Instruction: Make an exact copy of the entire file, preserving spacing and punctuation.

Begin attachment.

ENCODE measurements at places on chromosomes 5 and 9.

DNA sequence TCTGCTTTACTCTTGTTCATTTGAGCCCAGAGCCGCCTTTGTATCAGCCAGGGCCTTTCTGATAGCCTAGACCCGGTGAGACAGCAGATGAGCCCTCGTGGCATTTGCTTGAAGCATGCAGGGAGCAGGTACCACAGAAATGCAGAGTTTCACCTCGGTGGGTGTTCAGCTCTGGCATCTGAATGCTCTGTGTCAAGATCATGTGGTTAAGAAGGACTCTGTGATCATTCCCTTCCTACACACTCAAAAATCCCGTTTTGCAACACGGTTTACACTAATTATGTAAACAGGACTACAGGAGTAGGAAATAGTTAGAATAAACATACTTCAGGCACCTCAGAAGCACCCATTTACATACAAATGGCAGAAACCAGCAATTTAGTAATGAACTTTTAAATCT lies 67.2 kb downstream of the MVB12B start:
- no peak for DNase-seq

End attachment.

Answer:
ENCODE measurements at places on chromosomes 5 and 9.

DNA sequence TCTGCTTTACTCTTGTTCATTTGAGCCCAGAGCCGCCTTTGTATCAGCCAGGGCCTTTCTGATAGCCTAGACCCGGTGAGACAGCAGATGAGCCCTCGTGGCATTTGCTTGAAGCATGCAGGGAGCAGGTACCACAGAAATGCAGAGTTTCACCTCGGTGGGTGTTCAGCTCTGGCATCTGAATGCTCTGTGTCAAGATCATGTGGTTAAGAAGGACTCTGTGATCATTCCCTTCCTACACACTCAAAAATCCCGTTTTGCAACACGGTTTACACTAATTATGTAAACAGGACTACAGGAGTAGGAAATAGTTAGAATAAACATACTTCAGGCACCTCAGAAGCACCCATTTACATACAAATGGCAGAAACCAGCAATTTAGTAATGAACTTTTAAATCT lies 67.2 kb downstream of the MVB12B start:
- no peak for DNase-seq